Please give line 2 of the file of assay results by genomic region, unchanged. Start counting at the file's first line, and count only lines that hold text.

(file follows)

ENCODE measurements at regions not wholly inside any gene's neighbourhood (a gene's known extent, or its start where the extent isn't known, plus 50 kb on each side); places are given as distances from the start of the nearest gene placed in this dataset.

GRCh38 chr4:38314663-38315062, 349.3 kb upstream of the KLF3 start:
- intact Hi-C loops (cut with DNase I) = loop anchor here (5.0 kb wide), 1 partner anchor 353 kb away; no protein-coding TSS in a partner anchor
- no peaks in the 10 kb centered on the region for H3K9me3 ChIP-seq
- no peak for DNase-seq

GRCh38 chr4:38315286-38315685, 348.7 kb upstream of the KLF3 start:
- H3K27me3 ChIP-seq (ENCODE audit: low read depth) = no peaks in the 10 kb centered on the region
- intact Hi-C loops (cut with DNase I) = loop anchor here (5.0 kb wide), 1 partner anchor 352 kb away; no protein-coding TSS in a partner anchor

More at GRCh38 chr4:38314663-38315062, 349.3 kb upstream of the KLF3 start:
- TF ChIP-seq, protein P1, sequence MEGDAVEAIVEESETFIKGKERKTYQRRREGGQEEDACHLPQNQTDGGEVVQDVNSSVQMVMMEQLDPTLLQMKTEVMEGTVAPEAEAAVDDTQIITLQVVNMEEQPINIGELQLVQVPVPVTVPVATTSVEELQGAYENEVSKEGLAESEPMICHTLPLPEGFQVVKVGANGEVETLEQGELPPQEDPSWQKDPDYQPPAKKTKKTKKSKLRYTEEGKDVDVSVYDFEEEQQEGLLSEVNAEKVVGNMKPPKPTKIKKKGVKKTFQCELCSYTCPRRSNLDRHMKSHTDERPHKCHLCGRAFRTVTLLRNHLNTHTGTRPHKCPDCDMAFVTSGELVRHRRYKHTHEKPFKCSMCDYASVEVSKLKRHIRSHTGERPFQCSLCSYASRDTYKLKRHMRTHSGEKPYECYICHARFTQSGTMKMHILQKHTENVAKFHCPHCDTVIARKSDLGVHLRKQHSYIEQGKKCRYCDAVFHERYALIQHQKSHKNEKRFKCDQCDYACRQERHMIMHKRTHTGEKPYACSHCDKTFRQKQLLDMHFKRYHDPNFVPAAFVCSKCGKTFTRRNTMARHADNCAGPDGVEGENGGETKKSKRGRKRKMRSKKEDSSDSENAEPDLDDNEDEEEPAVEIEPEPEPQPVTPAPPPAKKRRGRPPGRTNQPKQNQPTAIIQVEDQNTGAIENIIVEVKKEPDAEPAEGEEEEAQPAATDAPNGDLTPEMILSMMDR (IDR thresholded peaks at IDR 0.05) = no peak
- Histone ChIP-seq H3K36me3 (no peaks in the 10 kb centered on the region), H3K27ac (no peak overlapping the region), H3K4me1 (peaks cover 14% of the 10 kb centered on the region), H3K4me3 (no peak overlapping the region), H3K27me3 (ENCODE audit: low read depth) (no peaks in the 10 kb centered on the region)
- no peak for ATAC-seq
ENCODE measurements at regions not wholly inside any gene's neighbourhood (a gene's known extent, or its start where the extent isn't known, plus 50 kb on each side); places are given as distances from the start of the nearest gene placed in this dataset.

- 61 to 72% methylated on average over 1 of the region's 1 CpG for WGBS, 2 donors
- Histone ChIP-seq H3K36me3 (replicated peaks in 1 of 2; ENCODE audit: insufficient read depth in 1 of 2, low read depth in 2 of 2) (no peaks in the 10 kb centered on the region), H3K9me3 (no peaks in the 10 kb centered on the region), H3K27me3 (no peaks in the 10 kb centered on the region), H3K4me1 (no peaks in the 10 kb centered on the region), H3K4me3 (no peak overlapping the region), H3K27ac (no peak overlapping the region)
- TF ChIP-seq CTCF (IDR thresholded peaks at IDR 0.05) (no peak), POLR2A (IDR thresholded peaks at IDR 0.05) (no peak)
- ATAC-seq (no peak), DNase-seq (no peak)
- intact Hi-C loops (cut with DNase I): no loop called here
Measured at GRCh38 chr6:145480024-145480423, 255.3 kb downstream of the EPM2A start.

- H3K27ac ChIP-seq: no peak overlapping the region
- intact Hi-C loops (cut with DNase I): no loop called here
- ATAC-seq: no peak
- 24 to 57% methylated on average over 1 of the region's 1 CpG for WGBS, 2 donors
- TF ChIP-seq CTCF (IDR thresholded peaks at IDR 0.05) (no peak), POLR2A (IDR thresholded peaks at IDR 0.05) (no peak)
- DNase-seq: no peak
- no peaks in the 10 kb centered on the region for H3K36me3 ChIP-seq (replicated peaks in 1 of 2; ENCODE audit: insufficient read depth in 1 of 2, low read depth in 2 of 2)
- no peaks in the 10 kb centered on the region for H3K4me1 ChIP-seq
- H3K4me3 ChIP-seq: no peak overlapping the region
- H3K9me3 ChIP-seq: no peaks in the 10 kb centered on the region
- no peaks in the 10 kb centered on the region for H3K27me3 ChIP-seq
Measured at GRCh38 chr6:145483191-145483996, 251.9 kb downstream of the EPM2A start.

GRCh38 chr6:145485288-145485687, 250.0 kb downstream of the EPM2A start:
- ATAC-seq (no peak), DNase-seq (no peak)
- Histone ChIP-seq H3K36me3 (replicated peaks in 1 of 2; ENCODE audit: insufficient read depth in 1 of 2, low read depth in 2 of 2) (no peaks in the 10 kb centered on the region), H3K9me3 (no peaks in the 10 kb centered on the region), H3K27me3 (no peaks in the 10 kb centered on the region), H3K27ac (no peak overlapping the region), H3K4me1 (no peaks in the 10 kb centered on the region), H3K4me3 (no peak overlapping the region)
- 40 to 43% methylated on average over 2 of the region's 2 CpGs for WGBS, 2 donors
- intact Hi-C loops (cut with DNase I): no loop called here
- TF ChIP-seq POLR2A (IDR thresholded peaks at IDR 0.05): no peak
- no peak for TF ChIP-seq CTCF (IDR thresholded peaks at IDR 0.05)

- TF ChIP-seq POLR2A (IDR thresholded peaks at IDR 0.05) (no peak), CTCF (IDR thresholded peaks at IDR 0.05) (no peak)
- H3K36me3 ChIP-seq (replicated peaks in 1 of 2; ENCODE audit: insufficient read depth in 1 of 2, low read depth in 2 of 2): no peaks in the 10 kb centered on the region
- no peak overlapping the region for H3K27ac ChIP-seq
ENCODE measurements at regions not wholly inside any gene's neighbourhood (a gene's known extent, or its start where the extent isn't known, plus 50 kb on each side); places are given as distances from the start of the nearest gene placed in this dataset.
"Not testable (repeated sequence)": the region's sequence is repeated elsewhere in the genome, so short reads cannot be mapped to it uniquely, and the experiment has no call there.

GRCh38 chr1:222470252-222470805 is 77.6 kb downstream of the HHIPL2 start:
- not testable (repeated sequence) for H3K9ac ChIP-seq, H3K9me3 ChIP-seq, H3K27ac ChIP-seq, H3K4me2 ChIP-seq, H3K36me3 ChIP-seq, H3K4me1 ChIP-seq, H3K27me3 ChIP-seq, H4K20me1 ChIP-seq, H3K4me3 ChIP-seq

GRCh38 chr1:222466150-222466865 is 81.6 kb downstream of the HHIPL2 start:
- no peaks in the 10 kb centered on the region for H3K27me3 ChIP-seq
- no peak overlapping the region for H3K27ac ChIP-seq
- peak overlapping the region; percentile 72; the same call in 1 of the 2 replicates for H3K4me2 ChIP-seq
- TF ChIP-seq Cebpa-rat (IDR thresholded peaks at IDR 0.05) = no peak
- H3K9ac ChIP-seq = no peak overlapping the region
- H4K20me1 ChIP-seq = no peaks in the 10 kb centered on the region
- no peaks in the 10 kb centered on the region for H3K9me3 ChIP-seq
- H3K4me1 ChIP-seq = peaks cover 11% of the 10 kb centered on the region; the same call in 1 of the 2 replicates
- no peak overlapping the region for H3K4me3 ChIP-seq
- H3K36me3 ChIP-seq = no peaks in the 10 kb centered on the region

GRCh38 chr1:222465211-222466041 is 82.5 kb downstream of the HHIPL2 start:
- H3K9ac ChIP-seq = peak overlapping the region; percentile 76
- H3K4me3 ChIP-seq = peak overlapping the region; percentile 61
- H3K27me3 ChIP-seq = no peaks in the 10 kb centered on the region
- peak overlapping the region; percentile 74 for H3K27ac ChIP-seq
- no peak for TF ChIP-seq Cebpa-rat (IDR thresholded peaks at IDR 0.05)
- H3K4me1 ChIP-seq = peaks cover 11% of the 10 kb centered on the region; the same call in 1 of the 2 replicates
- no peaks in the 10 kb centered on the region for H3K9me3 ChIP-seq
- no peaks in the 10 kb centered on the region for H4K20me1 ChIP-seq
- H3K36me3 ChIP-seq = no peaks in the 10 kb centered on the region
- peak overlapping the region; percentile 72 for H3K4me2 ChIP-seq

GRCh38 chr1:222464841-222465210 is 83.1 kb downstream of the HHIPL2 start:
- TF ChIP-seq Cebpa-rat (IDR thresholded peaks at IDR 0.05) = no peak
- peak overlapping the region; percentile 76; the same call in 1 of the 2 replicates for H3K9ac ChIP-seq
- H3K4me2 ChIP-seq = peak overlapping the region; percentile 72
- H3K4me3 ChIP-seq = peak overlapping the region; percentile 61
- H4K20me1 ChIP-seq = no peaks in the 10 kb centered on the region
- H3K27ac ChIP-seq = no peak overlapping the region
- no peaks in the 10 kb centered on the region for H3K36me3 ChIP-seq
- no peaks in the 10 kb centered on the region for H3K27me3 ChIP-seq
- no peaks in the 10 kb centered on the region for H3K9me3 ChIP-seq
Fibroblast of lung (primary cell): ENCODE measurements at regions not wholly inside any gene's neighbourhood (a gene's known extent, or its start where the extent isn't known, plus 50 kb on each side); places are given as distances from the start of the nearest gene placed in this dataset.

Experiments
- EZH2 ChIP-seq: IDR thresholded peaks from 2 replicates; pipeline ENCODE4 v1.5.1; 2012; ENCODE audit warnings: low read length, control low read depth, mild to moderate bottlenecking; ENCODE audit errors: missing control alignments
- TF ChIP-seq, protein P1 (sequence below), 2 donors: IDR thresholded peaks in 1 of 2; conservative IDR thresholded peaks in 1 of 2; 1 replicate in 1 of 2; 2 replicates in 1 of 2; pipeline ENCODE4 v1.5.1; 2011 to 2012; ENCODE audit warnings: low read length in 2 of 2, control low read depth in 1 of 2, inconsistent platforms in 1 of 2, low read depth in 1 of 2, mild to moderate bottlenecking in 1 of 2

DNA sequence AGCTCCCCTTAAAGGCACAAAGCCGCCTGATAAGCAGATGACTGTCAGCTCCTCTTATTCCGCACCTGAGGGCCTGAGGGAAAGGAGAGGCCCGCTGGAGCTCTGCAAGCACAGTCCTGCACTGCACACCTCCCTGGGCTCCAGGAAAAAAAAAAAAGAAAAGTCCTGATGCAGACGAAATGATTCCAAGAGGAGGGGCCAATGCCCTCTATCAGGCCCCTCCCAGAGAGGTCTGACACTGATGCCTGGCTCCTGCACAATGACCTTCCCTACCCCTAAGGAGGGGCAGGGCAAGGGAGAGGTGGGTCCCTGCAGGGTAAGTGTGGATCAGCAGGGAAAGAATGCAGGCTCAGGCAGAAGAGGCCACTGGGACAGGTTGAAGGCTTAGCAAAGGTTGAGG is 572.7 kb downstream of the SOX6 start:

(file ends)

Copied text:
GRCh38 chr4:38314663-38315062, 349.3 kb upstream of the KLF3 start: